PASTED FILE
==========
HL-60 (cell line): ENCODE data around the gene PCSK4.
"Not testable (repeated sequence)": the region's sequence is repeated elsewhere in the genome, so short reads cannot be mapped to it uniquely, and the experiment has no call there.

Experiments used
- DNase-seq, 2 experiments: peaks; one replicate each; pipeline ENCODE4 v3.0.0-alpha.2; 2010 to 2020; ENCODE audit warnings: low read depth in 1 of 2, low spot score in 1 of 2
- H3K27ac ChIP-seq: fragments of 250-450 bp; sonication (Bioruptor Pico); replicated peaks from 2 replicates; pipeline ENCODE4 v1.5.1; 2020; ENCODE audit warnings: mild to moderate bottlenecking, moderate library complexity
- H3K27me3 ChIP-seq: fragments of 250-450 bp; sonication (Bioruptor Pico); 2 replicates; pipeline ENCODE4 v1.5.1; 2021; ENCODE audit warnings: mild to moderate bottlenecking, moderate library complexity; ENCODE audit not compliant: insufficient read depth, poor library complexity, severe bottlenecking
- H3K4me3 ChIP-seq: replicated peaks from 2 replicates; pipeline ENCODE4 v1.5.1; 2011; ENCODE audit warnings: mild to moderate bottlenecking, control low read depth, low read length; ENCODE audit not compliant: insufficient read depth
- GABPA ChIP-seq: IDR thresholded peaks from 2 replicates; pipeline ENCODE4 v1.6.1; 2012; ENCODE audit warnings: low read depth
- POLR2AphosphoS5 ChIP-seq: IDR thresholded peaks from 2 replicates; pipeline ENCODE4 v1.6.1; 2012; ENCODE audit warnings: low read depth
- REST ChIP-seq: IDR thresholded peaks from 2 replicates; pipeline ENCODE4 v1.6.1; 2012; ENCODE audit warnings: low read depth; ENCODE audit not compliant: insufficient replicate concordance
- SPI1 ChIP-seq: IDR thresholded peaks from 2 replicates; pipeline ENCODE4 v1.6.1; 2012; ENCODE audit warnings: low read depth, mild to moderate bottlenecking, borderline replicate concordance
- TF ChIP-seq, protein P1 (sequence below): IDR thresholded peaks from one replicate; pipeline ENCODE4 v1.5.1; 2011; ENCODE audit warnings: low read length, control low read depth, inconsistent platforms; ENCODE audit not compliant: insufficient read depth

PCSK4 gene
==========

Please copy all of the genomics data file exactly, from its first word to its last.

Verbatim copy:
HL-60 (cell line): ENCODE data around the gene PCSK4.
"Not testable (repeated sequence)": the region's sequence is repeated elsewhere in the genome, so short reads cannot be mapped to it uniquely, and the experiment has no call there.

Experiments used
- DNase-seq, 2 experiments: peaks; one replicate each; pipeline ENCODE4 v3.0.0-alpha.2; 2010 to 2020; ENCODE audit warnings: low read depth in 1 of 2, low spot score in 1 of 2
- H3K27ac ChIP-seq: fragments of 250-450 bp; sonication (Bioruptor Pico); replicated peaks from 2 replicates; pipeline ENCODE4 v1.5.1; 2020; ENCODE audit warnings: mild to moderate bottlenecking, moderate library complexity
- H3K27me3 ChIP-seq: fragments of 250-450 bp; sonication (Bioruptor Pico); 2 replicates; pipeline ENCODE4 v1.5.1; 2021; ENCODE audit warnings: mild to moderate bottlenecking, moderate library complexity; ENCODE audit not compliant: insufficient read depth, poor library complexity, severe bottlenecking
- H3K4me3 ChIP-seq: replicated peaks from 2 replicates; pipeline ENCODE4 v1.5.1; 2011; ENCODE audit warnings: mild to moderate bottlenecking, control low read depth, low read length; ENCODE audit not compliant: insufficient read depth
- GABPA ChIP-seq: IDR thresholded peaks from 2 replicates; pipeline ENCODE4 v1.6.1; 2012; ENCODE audit warnings: low read depth
- POLR2AphosphoS5 ChIP-seq: IDR thresholded peaks from 2 replicates; pipeline ENCODE4 v1.6.1; 2012; ENCODE audit warnings: low read depth
- REST ChIP-seq: IDR thresholded peaks from 2 replicates; pipeline ENCODE4 v1.6.1; 2012; ENCODE audit warnings: low read depth; ENCODE audit not compliant: insufficient replicate concordance
- SPI1 ChIP-seq: IDR thresholded peaks from 2 replicates; pipeline ENCODE4 v1.6.1; 2012; ENCODE audit warnings: low read depth, mild to moderate bottlenecking, borderline replicate concordance
- TF ChIP-seq, protein P1 (sequence below): IDR thresholded peaks from one replicate; pipeline ENCODE4 v1.5.1; 2011; ENCODE audit warnings: low read length, control low read depth, inconsistent platforms; ENCODE audit not compliant: insufficient read depth

PCSK4 gene